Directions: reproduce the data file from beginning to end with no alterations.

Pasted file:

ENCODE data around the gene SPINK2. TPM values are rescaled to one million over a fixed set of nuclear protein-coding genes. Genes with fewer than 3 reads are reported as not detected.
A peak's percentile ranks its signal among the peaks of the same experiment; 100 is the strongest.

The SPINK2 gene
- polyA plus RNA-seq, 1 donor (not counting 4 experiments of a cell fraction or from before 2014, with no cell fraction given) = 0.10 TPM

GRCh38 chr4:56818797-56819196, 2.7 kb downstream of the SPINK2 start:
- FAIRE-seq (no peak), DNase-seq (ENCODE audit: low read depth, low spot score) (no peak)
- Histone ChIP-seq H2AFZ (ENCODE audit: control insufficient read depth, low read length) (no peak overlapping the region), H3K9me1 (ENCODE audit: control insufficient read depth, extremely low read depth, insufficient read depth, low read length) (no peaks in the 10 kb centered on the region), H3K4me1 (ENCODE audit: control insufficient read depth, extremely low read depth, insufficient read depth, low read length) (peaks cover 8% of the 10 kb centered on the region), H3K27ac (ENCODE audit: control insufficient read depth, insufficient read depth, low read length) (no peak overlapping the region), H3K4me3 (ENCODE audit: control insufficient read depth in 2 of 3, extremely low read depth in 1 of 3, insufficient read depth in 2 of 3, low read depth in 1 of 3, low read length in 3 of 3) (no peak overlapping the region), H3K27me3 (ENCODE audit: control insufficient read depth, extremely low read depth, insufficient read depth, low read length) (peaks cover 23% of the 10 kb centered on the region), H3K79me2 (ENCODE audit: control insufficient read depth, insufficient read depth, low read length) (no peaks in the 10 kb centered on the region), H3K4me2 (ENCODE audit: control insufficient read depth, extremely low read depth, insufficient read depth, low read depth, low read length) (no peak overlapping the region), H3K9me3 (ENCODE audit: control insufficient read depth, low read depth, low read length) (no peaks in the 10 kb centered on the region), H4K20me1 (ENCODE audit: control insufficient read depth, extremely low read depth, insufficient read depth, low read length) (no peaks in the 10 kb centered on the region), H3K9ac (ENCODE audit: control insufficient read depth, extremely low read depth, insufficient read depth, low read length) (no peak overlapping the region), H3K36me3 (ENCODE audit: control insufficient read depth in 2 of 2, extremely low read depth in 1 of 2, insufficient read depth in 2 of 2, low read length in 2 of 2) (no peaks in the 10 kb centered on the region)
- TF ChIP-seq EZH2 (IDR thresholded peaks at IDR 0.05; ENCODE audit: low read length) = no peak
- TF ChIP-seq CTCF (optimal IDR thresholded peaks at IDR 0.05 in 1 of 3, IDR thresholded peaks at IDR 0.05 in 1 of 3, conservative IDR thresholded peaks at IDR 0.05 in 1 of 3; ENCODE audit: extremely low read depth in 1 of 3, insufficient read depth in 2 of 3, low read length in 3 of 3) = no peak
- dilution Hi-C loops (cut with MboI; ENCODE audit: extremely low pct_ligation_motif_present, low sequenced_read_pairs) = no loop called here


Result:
ENCODE data around the gene SPINK2. TPM values are rescaled to one million over a fixed set of nuclear protein-coding genes. Genes with fewer than 3 reads are reported as not detected.
A peak's percentile ranks its signal among the peaks of the same experiment; 100 is the strongest.

The SPINK2 gene
- polyA plus RNA-seq, 1 donor (not counting 4 experiments of a cell fraction or from before 2014, with no cell fraction given) = 0.10 TPM

GRCh38 chr4:56818797-56819196, 2.7 kb downstream of the SPINK2 start:
- FAIRE-seq (no peak), DNase-seq (ENCODE audit: low read depth, low spot score) (no peak)
- Histone ChIP-seq H2AFZ (ENCODE audit: control insufficient read depth, low read length) (no peak overlapping the region), H3K9me1 (ENCODE audit: control insufficient read depth, extremely low read depth, insufficient read depth, low read length) (no peaks in the 10 kb centered on the region), H3K4me1 (ENCODE audit: control insufficient read depth, extremely low read depth, insufficient read depth, low read length) (peaks cover 8% of the 10 kb centered on the region), H3K27ac (ENCODE audit: control insufficient read depth, insufficient read depth, low read length) (no peak overlapping the region), H3K4me3 (ENCODE audit: control insufficient read depth in 2 of 3, extremely low read depth in 1 of 3, insufficient read depth in 2 of 3, low read depth in 1 of 3, low read length in 3 of 3) (no peak overlapping the region), H3K27me3 (ENCODE audit: control insufficient read depth, extremely low read depth, insufficient read depth, low read length) (peaks cover 23% of the 10 kb centered on the region), H3K79me2 (ENCODE audit: control insufficient read depth, insufficient read depth, low read length) (no peaks in the 10 kb centered on the region), H3K4me2 (ENCODE audit: control insufficient read depth, extremely low read depth, insufficient read depth, low read depth, low read length) (no peak overlapping the region), H3K9me3 (ENCODE audit: control insufficient read depth, low read depth, low read length) (no peaks in the 10 kb centered on the region), H4K20me1 (ENCODE audit: control insufficient read depth, extremely low read depth, insufficient read depth, low read length) (no peaks in the 10 kb centered on the region), H3K9ac (ENCODE audit: control insufficient read depth, extremely low read depth, insufficient read depth, low read length) (no peak overlapping the region), H3K36me3 (ENCODE audit: control insufficient read depth in 2 of 2, extremely low read depth in 1 of 2, insufficient read depth in 2 of 2, low read length in 2 of 2) (no peaks in the 10 kb centered on the region)
- TF ChIP-seq EZH2 (IDR thresholded peaks at IDR 0.05; ENCODE audit: low read length) = no peak
- TF ChIP-seq CTCF (optimal IDR thresholded peaks at IDR 0.05 in 1 of 3, IDR thresholded peaks at IDR 0.05 in 1 of 3, conservative IDR thresholded peaks at IDR 0.05 in 1 of 3; ENCODE audit: extremely low read depth in 1 of 3, insufficient read depth in 2 of 3, low read length in 3 of 3) = no peak
- dilution Hi-C loops (cut with MboI; ENCODE audit: extremely low pct_ligation_motif_present, low sequenced_read_pairs) = no loop called here